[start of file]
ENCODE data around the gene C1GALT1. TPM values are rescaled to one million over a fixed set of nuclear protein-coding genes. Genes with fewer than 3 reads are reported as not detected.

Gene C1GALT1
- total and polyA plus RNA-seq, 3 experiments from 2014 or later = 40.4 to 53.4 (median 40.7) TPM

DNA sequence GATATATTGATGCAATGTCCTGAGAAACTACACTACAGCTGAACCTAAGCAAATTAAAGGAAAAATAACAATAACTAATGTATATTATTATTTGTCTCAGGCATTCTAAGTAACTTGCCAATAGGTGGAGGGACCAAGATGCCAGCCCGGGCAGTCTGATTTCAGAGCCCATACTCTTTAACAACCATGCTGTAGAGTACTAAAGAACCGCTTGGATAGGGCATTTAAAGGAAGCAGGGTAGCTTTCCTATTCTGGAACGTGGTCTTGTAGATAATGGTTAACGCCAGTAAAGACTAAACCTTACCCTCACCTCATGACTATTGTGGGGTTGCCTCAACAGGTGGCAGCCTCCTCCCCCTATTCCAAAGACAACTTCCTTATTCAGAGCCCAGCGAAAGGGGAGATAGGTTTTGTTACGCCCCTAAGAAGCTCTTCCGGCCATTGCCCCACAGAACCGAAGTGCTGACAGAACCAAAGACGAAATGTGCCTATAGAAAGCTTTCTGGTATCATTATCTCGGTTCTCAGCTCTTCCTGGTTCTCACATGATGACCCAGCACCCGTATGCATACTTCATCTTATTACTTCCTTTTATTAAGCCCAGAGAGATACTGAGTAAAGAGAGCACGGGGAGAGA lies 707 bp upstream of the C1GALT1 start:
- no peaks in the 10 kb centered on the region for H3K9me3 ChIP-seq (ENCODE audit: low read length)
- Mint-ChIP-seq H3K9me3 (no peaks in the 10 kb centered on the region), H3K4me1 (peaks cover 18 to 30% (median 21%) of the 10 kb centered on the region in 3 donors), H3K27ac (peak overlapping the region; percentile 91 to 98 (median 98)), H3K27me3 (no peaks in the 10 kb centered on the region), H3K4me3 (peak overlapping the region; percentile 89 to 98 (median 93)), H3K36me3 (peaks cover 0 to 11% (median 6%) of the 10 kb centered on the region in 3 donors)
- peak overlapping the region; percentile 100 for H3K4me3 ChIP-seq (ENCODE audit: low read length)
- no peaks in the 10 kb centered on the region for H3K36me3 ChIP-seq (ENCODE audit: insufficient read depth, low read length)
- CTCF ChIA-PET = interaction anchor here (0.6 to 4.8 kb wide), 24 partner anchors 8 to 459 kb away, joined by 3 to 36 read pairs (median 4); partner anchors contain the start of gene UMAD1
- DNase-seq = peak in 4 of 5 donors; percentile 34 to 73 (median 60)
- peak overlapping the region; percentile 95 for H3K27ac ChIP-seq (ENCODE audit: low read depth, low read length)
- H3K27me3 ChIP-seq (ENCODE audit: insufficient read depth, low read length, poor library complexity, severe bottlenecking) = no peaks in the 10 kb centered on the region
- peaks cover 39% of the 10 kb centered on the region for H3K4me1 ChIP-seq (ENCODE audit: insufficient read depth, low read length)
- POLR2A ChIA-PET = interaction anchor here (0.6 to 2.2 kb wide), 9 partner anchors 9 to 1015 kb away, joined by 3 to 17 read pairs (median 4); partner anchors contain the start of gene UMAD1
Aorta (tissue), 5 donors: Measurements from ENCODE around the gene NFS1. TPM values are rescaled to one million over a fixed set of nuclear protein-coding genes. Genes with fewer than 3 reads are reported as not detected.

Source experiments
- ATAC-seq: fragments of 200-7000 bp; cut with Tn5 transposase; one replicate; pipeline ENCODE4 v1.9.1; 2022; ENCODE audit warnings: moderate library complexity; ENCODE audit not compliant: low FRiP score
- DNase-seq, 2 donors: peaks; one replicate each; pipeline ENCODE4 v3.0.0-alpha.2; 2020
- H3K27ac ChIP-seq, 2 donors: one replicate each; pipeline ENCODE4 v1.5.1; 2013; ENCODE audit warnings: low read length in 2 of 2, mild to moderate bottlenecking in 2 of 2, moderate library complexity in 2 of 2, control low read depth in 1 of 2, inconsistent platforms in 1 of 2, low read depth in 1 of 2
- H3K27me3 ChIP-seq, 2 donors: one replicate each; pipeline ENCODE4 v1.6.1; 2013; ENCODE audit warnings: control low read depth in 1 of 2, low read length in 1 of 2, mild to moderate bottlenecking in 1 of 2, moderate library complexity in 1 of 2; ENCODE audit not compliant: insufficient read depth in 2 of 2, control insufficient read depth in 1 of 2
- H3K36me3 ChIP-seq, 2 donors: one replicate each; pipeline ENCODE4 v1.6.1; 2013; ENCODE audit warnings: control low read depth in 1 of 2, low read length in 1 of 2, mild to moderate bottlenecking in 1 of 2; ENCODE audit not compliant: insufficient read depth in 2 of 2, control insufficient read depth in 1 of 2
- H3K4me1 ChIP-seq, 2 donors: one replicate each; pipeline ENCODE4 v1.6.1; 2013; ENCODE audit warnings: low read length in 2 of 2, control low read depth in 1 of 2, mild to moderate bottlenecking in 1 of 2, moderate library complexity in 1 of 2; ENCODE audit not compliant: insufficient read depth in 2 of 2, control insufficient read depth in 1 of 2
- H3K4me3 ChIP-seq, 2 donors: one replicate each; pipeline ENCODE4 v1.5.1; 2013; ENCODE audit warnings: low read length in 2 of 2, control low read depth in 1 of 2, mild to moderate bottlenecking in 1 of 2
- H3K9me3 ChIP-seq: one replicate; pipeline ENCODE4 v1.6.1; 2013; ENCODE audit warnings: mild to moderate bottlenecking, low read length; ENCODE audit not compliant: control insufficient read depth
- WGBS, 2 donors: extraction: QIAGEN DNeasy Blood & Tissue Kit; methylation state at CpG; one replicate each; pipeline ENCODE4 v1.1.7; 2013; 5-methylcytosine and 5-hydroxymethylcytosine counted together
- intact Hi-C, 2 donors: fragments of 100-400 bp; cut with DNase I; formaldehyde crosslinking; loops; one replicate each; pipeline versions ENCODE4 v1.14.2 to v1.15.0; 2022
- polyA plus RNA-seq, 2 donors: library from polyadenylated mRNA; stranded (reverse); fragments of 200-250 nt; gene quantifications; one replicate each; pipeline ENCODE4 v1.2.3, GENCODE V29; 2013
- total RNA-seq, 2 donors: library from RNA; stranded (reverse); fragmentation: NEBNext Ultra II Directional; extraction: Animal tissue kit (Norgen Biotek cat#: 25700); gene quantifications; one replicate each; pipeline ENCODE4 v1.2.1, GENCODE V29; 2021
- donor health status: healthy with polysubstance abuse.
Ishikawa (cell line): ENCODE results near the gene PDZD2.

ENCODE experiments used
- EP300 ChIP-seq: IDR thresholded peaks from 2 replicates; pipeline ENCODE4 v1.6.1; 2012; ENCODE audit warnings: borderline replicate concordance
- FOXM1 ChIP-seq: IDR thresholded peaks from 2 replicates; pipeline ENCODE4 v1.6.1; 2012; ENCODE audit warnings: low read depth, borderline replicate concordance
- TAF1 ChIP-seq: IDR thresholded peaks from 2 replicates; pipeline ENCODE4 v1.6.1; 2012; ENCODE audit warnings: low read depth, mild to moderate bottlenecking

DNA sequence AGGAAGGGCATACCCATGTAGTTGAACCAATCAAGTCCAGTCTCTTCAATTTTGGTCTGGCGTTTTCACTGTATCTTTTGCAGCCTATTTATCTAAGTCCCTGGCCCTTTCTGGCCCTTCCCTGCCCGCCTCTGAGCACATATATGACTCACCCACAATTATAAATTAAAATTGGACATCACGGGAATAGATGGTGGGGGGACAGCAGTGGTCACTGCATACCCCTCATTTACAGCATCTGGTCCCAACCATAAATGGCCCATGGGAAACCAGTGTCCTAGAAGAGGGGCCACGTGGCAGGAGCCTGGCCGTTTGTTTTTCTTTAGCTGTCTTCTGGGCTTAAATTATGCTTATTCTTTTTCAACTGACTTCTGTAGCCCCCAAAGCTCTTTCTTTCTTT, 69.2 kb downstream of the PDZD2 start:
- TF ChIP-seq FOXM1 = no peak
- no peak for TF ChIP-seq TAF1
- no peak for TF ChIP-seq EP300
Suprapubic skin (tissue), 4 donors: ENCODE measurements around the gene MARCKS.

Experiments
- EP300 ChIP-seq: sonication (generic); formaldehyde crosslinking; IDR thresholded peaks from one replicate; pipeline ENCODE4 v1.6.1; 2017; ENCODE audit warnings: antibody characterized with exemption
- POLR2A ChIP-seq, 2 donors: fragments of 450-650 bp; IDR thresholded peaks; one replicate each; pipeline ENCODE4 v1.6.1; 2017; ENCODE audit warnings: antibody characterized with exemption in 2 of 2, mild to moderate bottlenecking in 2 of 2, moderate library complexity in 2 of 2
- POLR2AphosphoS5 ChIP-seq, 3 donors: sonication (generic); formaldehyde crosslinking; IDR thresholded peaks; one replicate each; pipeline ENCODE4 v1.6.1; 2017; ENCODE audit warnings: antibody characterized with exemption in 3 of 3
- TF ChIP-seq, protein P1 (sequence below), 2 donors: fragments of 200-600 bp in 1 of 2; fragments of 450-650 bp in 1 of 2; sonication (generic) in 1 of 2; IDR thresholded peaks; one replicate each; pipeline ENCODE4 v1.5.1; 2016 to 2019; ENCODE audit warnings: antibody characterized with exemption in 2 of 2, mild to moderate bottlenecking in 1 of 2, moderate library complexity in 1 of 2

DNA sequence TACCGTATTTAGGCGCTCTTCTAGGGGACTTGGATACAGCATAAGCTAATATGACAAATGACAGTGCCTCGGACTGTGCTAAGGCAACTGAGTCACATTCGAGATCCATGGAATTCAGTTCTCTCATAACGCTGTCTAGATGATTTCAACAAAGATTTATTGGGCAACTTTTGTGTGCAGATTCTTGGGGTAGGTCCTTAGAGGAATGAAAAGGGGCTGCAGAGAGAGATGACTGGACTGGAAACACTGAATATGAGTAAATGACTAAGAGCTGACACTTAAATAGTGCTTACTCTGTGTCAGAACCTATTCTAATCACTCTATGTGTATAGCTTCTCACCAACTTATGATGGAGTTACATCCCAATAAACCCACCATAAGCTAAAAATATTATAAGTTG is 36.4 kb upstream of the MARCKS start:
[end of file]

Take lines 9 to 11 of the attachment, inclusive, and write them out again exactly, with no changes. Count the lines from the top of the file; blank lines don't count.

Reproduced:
- CTCF ChIA-PET = interaction anchor here (0.6 to 4.8 kb wide), 24 partner anchors 8 to 459 kb away, joined by 3 to 36 read pairs (median 4); partner anchors contain the start of gene UMAD1
- DNase-seq = peak in 4 of 5 donors; percentile 34 to 73 (median 60)
- peak overlapping the region; percentile 95 for H3K27ac ChIP-seq (ENCODE audit: low read depth, low read length)